“a silver domed object about the size of a table, with portholes around the top and three legs. It was seen falling like a leaf through the sky making a low buzzing noise descending approximately 120 yards away from where they were standing.”

Here is the closest the Internet has to offer. It is in actual fact, the new Smart Car:

ufo-progress19

At half past five in the evening, another, fifth boy, Mark Smith, aged 14, decided to walk down to the farm to collect some straw for his rabbits. When he arrived, he saw a group of around ten children, standing about twenty yards away from a haystack. This was followed by the startling sight of:

“around six or eight tiny human beings on top of the stack: they were about two and a half feet tall and dressed in bright green suits. They appeared to be digging into the haystack, as if searching for something. Their hands seemed like lighted electric light bulbs.”

Alpha-7-CLOSE-2

Mark went home and told his parents what he had seen and decided to make his way back to the scene, but he was stopped by the farmer. Mark says that he was told by another child that:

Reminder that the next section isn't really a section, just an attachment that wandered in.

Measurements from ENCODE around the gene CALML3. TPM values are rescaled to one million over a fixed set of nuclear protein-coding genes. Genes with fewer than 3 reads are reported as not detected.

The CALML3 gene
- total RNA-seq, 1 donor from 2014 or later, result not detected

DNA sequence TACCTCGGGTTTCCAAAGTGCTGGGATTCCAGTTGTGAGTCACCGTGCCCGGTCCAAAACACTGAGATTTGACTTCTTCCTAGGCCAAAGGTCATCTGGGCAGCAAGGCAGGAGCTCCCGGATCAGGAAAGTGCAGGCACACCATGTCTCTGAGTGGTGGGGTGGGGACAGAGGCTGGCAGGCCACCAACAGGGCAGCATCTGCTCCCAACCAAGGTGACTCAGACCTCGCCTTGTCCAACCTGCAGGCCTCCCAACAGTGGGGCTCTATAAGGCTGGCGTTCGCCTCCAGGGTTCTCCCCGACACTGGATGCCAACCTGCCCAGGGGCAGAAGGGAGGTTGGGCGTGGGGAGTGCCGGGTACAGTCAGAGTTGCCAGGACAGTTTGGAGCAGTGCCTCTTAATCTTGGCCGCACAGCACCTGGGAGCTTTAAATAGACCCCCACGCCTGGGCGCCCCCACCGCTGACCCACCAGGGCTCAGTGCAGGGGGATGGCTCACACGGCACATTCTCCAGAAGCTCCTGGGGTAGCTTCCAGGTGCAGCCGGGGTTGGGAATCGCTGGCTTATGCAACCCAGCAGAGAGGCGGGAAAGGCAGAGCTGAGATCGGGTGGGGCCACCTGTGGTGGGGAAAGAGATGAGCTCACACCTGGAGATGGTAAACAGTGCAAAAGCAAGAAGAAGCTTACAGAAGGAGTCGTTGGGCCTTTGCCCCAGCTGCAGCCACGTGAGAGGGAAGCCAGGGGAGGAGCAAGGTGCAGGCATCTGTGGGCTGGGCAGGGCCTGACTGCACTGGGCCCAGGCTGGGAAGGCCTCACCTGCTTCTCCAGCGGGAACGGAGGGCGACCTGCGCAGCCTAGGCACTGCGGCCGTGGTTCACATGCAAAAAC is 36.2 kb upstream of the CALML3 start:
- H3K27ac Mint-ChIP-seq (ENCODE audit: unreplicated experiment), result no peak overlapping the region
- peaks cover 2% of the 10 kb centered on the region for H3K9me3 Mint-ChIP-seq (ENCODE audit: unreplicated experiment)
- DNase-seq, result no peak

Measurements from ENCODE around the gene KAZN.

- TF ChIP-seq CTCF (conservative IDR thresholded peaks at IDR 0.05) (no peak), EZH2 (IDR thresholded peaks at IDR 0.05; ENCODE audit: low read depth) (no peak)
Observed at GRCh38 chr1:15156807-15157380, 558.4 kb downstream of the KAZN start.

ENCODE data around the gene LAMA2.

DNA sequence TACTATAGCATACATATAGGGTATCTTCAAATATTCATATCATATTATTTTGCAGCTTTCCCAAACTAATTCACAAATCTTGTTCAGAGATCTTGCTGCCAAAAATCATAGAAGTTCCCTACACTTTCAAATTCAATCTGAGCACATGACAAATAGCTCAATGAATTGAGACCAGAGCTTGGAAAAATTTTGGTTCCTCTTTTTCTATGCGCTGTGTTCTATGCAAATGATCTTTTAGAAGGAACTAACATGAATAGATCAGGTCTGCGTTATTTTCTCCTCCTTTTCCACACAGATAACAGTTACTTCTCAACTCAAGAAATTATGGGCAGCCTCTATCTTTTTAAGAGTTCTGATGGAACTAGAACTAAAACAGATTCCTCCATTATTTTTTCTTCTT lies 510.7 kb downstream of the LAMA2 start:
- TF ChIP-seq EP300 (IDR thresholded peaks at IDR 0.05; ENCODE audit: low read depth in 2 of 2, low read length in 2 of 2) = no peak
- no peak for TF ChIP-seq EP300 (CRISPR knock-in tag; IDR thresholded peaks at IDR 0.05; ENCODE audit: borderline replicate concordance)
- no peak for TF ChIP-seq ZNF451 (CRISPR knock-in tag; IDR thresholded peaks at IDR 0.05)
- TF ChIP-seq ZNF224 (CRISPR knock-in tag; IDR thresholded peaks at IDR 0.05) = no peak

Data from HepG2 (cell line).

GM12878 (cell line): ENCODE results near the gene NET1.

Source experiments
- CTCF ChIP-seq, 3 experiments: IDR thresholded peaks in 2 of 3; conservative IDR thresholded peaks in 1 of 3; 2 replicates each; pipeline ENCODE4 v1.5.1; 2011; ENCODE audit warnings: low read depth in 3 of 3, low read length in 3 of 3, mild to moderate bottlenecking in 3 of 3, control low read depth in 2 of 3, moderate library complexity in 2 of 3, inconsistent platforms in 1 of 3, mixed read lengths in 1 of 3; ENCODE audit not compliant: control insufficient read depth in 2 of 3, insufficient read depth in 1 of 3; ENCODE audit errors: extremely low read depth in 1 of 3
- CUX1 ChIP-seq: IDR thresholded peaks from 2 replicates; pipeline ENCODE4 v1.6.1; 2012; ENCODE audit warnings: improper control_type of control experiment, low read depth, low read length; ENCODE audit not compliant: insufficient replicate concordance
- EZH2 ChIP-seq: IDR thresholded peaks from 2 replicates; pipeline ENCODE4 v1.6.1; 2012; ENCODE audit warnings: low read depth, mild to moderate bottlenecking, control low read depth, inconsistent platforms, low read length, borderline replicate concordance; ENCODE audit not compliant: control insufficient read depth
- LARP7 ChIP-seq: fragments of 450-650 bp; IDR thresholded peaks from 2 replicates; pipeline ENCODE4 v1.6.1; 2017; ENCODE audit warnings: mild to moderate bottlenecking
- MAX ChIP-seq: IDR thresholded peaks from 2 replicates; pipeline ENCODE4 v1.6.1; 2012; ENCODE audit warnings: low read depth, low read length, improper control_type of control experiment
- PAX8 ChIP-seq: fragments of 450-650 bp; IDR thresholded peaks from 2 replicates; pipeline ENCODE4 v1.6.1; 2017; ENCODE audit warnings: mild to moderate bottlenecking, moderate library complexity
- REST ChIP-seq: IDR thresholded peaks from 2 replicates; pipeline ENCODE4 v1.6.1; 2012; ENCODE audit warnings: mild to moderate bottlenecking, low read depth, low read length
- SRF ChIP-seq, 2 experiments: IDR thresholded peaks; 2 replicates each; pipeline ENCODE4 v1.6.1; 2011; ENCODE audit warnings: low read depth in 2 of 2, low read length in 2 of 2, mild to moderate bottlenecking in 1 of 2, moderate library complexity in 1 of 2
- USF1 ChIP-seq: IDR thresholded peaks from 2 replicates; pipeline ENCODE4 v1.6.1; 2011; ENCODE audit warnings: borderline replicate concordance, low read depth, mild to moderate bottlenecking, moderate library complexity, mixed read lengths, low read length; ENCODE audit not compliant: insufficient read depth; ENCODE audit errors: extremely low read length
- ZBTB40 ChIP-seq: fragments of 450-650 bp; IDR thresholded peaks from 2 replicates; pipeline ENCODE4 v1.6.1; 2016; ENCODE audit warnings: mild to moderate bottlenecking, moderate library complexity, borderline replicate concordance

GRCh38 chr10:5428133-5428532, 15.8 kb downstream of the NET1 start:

“she had seen a circular silvery object take off from the ground with a spinning motion giving off an orange glow.”

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On June 6th, 1964 several members of the local UFO Organisation visited the locality concerned and spent some considerable time speaking to many of the residents and children about the matter.

One child who admitted having seen “the little green men” told them:

“the leader of the little men was dressed in black and carried a baton with pink stripes.”

Another girl claimed:

“He was sitting on the roof of the barn watching us.”

Another girl told them that she had seen ‘him’ riding on the back of a cow whilst others claimed the whole thing was a hoax. The farmer who owns the land said